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ARLINGTON, Va. — Air Force leaders are considering cutting special-duty assignment pay for thousands of airmen by $75 per month.

Budget constraints are forcing officials to review the special-duty assignment pay, or SDAP, program and reduce the allowance by one level for airmen working in 35 Air Force Specialty Codes, according to a news release issued Friday.

The news release was premature, Capt. Thomas Wenz, an Air Force spokesman, told Stars and Stripes; the cuts “are still under consideration.”

By Wednesday, Air Force leaders had not decided whether to finalize the reductions, Wenz said.

SDAP is given to enlisted members who perform duties designated as extremely difficult or requiring high levels of responsibility. The Defense Department sets six levels of SDAP in $75 increments. The lowest monthly payment is $75; the highest is $450.

In the Air Force, examples of airmen eligible for SDAP include agents in the Office of the Special Investigator, free-fall parachute instructors, and survival, evasion, resistance and escape instructors. About 9,000 airmen receive the payments, Wenz said.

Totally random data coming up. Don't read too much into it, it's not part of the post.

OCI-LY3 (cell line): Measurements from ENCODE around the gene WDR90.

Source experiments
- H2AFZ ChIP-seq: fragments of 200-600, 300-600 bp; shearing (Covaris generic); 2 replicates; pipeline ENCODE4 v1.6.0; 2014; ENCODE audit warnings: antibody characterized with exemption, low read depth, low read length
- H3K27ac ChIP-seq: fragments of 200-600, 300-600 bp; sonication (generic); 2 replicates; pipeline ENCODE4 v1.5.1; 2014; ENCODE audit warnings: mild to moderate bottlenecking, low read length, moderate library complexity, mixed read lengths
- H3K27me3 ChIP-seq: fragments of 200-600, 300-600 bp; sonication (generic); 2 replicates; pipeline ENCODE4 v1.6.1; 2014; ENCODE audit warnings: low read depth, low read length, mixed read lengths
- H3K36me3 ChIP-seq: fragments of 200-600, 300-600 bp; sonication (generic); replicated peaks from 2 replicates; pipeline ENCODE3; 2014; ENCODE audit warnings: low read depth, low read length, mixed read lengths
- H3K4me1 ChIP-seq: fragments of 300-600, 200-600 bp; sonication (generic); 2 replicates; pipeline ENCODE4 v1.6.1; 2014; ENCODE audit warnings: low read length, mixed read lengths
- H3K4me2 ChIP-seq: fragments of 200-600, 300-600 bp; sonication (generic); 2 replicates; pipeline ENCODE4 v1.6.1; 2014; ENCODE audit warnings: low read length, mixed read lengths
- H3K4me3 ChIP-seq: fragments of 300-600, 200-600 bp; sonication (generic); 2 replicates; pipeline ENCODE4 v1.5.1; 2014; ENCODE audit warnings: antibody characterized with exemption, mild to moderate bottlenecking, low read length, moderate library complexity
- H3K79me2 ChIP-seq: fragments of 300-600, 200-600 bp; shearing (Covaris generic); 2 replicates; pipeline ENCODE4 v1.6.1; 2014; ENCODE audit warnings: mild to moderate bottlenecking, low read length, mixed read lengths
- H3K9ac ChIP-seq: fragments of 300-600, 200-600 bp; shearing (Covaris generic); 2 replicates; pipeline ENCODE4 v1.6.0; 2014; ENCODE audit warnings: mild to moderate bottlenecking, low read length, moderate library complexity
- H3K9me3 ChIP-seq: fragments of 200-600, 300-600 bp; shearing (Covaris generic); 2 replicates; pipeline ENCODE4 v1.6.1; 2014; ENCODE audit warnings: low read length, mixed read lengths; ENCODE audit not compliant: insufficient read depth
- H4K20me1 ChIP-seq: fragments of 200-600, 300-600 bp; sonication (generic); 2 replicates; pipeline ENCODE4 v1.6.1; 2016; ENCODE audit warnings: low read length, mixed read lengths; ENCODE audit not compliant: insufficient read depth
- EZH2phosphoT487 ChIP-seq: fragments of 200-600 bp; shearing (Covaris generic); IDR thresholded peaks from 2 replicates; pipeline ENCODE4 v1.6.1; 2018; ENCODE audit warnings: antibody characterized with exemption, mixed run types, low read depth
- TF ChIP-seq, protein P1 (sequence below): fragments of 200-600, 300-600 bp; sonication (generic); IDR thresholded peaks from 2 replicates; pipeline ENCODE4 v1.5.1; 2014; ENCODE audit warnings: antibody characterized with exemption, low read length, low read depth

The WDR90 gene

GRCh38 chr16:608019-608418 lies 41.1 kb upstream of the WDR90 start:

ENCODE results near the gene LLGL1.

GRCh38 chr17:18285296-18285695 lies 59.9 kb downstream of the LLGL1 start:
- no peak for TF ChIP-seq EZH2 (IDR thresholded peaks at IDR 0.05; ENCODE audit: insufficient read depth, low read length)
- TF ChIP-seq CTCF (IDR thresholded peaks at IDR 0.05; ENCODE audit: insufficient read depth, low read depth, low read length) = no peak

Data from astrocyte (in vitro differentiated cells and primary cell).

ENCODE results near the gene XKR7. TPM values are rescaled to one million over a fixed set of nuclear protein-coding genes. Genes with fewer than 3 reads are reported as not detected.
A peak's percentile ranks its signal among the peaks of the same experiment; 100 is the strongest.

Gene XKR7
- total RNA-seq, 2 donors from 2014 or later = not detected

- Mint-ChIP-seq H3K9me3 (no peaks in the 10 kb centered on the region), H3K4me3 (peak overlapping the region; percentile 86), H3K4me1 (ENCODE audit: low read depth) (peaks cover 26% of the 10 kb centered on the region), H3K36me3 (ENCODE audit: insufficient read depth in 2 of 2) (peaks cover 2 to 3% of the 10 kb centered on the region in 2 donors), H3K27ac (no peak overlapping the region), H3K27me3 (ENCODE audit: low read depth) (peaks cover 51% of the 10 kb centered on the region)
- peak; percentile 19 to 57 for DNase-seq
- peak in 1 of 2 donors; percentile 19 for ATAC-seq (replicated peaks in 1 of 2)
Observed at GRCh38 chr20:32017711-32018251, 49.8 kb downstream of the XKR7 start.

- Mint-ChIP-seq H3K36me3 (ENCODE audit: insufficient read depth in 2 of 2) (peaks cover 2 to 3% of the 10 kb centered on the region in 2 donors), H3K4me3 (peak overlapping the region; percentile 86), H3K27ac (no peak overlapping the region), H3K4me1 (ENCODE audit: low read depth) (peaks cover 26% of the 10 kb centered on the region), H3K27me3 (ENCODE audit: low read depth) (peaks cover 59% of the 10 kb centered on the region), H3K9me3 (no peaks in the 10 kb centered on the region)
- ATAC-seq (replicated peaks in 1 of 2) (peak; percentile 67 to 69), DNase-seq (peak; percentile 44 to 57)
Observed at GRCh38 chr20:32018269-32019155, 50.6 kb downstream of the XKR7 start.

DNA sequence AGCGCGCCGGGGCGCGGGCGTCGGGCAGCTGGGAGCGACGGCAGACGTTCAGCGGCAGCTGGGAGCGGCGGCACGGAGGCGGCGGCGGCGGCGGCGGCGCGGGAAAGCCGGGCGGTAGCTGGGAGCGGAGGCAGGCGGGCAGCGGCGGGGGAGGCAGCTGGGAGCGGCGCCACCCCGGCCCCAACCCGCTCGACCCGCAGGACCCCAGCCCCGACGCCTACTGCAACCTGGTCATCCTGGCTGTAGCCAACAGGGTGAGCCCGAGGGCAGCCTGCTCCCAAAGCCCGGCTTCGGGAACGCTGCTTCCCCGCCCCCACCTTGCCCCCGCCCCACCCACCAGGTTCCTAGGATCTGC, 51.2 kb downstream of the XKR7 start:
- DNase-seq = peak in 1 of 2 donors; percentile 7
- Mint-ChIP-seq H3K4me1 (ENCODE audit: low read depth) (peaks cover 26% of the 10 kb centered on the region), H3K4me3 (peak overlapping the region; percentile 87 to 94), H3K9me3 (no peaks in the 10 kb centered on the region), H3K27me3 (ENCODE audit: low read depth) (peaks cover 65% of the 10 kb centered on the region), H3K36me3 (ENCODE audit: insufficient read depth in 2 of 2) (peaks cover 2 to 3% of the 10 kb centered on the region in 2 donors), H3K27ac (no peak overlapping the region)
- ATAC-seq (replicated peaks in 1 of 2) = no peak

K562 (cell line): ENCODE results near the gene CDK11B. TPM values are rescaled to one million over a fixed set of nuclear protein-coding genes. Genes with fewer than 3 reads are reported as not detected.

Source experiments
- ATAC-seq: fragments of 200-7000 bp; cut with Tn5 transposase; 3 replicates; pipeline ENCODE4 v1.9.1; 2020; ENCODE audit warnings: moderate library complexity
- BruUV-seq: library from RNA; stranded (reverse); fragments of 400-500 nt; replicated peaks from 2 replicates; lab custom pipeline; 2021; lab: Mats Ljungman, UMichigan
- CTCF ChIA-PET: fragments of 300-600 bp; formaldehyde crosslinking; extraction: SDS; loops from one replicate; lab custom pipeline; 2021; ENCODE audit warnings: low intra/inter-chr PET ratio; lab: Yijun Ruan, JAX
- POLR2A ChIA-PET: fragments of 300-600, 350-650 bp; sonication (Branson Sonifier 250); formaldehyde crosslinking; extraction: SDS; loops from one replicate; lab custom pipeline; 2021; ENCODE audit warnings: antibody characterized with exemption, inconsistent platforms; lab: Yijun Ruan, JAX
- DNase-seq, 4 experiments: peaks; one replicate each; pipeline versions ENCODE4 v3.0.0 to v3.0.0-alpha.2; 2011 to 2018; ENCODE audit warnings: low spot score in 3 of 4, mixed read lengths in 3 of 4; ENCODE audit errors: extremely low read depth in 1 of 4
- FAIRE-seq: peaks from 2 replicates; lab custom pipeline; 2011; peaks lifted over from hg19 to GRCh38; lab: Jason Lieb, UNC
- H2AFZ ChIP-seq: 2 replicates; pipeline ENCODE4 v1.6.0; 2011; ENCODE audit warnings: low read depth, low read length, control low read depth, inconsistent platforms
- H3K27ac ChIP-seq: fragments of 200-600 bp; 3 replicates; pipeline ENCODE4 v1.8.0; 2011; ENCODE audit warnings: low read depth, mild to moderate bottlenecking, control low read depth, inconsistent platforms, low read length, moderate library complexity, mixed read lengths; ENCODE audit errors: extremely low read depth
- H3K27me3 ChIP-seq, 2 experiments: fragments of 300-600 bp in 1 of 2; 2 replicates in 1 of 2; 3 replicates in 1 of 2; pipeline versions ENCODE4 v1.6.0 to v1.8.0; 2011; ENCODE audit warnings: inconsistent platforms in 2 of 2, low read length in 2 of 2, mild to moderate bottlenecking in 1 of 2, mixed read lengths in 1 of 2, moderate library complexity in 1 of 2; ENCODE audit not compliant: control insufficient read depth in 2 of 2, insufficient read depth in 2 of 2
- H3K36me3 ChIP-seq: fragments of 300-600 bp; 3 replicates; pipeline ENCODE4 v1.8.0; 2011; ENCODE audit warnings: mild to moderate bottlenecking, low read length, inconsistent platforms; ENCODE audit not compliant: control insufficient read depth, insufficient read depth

Regardless of the final decision, about one-third of those who receive Air Force SDAP — categories such as special operators and pararescuemen — will not lose any money, he said. That’s because the Defense Department, not the Air Force, makes SDAP mandatory for these individuals.

But if the Air Force makes the SDAP cuts the way the program was announced on Friday, all other airmen now receiving between $150 and $450 per month would drop by one SDAP level.

There will be no cut for the 460 airmen already receiving just $75 per month.

The Air Force’s 2008 budget to Congress earmarked $29.5 million for the SDAP program.

The cuts to the program, if made to all but the minimal level of $75 per month, would save the Air Force $7.4 million, according to the Friday news release.

Lt. Gen. Roger Brady, the Air Force’s deputy chief of staff for personnel, must make a decision about whether to institute the SDAP cuts, and if they should be as broad as first announced, no later than Sept. 30, the end of the fiscal year, Wenz acknowledged.

Meanwhile, all airmen who are vulnerable to the cuts have already been notified by their chain of command this may happen, Wenz said.


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